MAPS: Cráteres de la luna, NASA

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Mapa topográfico de la luna.
Cuando era joven, fue bombardeada por dos poblaciones distintas de asteroides.

Fuente: NASA.

Figure 5: A lunar topographic map showing the Moon from the vantage point of the eastern limb. In this view, the yellow circles represent some of the 5185 craters equal to or greater than 20 km found on the Moon and counted in this study. On the left side of the Moon seen in this view is part of the familiar part of the Moon observed from Earth (the eastern part of the nearside). In the middle left-most part of the globe is Mare Tranquillitatis (light blue) the site of the Apollo 11 landing, and above this an oval-appearing region (Mare Serenitatis; dark blue) the site of the Apollo 17 landing. Most of the dark blue areas are lunar maria, low lying regions composed of volcanic lava flows that formed after the heavily cratered lunar highlands (and are thus much less cratered). The topography is derived from over 2.4 billion shots made by the Lunar Orbiter Laser Altimeter (LOLA) instrument on board the NASA Lunar Reconnaissance Orbiter. The large near-circular basins (large yellow circles) show the effects of the early impacts on early planetary crusts in the inner solar system, including the Earth. Credit: NASA/Goddard/MIT/Brown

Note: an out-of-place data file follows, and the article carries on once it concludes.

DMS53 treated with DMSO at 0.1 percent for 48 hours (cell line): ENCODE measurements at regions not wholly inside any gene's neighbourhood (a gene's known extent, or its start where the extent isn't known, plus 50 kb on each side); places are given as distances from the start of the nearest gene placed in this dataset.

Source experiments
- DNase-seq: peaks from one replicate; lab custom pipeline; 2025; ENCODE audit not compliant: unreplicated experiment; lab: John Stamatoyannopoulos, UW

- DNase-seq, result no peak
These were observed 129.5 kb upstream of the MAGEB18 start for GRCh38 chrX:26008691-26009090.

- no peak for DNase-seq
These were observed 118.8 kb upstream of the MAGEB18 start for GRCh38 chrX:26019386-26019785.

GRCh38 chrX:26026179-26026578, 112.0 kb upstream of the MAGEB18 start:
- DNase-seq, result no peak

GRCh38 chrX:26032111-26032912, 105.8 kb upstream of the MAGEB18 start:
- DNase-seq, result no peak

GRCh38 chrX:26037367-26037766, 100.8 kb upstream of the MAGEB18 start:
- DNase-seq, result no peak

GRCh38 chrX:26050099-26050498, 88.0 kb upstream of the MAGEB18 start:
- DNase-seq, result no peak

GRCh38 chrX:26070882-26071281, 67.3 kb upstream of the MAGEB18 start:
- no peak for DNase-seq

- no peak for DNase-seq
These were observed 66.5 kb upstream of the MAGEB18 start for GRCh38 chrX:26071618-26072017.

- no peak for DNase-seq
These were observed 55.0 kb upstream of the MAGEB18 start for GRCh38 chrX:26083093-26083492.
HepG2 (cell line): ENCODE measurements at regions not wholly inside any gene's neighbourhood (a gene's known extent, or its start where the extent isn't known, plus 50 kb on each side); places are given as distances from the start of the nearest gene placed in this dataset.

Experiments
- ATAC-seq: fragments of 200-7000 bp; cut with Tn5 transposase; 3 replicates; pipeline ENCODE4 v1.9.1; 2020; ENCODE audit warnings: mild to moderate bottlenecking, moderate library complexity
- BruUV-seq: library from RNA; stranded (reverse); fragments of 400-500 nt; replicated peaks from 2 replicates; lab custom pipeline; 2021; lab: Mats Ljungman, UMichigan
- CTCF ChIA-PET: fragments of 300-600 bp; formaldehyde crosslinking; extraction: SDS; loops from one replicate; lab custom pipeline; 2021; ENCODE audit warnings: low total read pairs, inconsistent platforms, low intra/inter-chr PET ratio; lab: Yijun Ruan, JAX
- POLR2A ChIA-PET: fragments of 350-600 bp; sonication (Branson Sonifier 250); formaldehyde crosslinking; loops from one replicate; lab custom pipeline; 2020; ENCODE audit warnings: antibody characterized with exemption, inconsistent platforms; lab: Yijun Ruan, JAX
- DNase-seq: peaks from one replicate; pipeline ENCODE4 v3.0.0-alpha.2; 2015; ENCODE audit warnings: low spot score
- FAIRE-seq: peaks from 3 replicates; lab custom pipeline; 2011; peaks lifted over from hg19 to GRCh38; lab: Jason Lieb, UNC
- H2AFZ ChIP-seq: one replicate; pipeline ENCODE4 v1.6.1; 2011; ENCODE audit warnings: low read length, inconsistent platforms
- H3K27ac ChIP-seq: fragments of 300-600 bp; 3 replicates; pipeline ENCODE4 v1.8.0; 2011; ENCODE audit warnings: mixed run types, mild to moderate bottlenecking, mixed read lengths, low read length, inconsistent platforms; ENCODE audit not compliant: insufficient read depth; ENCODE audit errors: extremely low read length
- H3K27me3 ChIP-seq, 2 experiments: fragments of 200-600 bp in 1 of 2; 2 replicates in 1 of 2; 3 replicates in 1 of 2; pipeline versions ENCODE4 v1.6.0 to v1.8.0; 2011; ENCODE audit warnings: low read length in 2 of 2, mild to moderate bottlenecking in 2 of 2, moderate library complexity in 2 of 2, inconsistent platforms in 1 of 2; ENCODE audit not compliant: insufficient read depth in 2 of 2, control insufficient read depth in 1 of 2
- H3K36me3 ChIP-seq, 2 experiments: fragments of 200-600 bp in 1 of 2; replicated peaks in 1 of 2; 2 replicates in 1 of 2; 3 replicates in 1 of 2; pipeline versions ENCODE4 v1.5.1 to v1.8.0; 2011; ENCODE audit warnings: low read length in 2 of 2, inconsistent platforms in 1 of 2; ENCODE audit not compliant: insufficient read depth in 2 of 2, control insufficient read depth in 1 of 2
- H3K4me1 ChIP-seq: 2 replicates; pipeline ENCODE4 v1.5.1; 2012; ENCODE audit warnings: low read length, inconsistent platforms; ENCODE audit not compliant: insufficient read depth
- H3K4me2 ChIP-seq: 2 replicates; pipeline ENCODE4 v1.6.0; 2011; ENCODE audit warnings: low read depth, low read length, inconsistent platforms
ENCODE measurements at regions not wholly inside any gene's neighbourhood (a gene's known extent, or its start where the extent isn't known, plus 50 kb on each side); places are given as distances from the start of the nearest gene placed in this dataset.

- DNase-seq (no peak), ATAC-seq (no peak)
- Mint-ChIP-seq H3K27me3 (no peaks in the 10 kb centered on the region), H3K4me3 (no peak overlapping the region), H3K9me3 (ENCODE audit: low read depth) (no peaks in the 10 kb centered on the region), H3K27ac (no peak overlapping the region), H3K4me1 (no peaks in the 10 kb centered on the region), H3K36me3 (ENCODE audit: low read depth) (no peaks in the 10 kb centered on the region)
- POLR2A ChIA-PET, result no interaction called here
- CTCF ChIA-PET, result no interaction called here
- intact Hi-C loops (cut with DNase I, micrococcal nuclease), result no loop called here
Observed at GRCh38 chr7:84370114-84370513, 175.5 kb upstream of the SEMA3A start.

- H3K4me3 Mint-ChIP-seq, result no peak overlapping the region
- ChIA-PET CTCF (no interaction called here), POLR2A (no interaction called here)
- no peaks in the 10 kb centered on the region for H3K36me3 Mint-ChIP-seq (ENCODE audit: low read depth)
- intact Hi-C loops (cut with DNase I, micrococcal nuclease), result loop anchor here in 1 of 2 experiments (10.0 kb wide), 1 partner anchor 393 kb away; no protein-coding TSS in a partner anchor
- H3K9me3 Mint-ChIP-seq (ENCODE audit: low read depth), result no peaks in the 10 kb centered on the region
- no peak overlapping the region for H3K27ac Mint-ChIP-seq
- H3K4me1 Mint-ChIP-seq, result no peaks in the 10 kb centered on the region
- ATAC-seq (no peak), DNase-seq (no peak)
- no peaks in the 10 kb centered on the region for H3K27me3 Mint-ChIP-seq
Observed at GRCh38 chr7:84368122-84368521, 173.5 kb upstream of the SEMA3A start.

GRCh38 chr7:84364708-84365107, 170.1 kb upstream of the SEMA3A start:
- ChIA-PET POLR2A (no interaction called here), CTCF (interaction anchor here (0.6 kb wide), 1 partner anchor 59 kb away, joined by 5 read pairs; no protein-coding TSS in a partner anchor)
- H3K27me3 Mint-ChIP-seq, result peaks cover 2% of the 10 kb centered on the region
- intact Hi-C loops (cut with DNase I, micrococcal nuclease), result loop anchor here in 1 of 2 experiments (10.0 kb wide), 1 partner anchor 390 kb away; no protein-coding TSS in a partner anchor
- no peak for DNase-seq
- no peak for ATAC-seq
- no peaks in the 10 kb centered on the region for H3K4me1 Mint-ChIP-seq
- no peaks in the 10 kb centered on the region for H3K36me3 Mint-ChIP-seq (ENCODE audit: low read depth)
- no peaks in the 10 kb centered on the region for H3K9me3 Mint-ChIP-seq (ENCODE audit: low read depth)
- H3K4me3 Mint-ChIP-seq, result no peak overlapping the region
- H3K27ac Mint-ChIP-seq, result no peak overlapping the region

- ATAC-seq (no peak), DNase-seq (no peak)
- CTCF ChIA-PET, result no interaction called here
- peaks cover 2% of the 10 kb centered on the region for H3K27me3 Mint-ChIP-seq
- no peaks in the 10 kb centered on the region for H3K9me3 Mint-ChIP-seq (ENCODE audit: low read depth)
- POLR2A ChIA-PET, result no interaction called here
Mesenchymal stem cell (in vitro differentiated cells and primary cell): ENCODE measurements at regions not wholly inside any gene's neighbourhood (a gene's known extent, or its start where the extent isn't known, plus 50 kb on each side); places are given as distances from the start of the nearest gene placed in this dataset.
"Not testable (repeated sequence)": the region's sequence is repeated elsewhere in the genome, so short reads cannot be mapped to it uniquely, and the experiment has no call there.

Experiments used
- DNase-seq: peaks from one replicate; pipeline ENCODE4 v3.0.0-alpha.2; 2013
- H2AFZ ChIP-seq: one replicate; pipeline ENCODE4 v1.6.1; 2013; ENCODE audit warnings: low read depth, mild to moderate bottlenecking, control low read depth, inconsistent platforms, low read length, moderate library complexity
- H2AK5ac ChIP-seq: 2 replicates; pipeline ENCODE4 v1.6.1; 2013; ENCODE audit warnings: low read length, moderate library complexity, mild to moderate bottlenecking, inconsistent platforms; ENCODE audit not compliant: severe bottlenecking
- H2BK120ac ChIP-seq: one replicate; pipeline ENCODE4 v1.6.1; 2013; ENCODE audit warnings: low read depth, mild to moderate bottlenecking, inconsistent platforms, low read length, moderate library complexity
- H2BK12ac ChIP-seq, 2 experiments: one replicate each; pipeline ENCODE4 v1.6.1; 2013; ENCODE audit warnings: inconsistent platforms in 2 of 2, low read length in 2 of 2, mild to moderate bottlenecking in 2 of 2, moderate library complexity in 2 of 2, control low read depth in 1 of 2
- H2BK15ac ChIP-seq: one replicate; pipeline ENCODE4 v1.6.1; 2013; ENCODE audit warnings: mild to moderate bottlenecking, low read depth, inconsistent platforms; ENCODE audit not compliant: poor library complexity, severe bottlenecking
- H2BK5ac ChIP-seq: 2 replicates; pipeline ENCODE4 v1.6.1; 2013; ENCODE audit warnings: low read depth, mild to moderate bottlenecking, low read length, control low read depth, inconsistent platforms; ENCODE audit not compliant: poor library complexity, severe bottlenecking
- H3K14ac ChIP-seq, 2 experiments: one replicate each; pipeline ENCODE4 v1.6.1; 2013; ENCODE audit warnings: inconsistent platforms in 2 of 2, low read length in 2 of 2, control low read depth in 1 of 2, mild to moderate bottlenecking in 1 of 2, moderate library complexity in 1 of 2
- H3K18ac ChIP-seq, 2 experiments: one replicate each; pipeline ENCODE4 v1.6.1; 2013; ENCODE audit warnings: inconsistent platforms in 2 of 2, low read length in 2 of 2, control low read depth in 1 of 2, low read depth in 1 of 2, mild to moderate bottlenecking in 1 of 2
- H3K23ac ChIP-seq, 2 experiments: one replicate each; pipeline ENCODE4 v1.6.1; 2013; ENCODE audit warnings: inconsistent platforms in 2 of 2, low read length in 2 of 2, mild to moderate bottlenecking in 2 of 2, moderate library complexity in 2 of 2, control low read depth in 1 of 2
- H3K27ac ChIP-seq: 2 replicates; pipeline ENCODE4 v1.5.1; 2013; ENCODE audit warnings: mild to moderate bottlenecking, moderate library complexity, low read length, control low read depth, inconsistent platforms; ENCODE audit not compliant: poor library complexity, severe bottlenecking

PHOTO GEMS: 1946, primera foto desde el espacio

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PRIMERA FOTOGRAFÍA desde el espacio.
24 de octubre de 1946

On October 24, 1946, not long after the end of World War II and years before the Sputnik satellite opened the space age, a group of soldiers and scientists in the New Mexico desert saw something new and wonderful—the first pictures of Earth as seen from space.
The grainy, black-and-white photos were taken from an altitude of 65 miles by a 35-millimeter motion picture camera riding on a V-2 missile launched from the White Sands Missile Range. Snapping a new frame every second and a half, the rocket-borne camera climbed straight up, then fell back to Earth minutes later, slamming into the ground at 500 feet per second. The camera itself was smashed, but the film, protected in a steel cassette, was unharme.

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Esquema de lo que se ve.

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V-2

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Vista de 1947, V-2

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Composición, julio de 1948

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TIROS-1, 50 años (NASA)
1 de abril de 1960

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La primera imagen desde Tiros, 1960